The Zoo Keeper - Part 10

It's time to say goodbye to our heroine, Senor Fernandez and Juan...

The Zoo Keeper
Part 10 of 10
By Amanda Sington-Williams

At last he spoke again. ‘When the animals were all killed, the people wanted to forget, to pretend the past never existed, that the memories of Fascism, of the killings, belonged to a different place, another landscape. So, for the month of the anniversary of the death of Franco, I play recordings of their roars, their bellows, and screeches to remind people of what humans are capable of, to remind them of the past that they would rather didn’t exist at all.’ His eyes opened wide and for a short moment I thought I saw a yellow glint in them, before he blinked and waved his hands at us, ushering us out of the room. His neck retreated into folds of flesh as he slept, snoring like a hippo wallowing in shallow water. Juan knocked back his brandy and stood.

‘The old man gets very tired these days,’ he said.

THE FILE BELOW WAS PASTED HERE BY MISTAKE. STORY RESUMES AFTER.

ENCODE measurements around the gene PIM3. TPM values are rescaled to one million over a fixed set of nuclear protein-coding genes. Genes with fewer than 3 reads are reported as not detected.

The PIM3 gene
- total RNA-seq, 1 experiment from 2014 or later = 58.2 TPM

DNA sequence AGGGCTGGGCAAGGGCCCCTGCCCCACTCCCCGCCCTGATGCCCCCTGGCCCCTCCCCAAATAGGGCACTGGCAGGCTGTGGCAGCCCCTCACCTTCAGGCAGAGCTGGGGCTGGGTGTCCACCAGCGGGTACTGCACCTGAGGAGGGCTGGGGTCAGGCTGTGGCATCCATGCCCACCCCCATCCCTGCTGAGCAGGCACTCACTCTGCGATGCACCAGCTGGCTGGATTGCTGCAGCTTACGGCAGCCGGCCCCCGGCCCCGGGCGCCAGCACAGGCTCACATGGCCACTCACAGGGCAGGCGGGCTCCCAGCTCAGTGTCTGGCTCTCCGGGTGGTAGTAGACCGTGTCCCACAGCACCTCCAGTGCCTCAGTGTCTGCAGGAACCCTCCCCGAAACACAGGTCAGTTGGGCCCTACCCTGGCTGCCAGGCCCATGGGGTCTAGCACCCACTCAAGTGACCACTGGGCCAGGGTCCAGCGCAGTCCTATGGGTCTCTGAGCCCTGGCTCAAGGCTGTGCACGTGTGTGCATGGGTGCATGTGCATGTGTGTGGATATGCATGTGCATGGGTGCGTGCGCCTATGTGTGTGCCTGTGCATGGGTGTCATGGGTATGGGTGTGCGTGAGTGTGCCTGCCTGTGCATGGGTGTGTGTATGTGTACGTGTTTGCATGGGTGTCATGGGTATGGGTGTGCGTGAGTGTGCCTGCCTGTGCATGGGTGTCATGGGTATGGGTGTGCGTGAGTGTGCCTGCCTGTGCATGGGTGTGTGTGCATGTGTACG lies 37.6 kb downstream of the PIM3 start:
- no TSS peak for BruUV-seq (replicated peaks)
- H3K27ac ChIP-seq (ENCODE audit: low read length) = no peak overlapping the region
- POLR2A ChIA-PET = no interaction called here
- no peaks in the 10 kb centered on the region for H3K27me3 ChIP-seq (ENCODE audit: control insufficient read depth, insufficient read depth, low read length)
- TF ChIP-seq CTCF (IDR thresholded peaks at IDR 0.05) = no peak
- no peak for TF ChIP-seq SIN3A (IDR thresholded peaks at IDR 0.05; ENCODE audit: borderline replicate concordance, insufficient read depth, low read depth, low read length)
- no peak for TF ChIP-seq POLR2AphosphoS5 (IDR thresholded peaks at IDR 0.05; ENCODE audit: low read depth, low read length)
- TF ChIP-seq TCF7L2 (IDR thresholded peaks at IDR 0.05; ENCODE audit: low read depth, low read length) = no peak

‘Then we must leave.’ I bent to kiss Senor Fernadez on his thin cheek and felt the wind of his breath on my face. I followed Juan down the stairs and into the street. The shadows were longer and from somewhere across the way a man was singing.

‘How many people come up here?’ I asked Juan.

‘Less and less. No one in this city is interested in the past anymore.’ When we reached the street, he kissed me on both cheeks before he walked away.

That night was the last time I heard the roar of a lion, or the squawking of parrots, and I never saw Juan again, though I regularly scoured the park or loitered in the street where the trail of wires had hung like a trapeze. But a month after my visit, Senor Fenandez was found dead in his apartment. His tape recorder, box of tapes, leads, and loud speakers were consigned to the rubbish tip by the authorities. But one evening when the moon was bright I stole into his apartment before the authorities claimed his possessions and rescued the photographs of the animals from his zoo. Now they hang on my wall of the apartment that overlooks the park where lovers take walks and old people sit gossiping on benches in the shade of the cypress trees.

We reached the end, dear readers! I hope that you have enjoyed The Zoo Keeper as much as I did and that you will come back on Sunday for a chance to win The Eloquence of Desire, the first novel by Amanda Sington-Williams.


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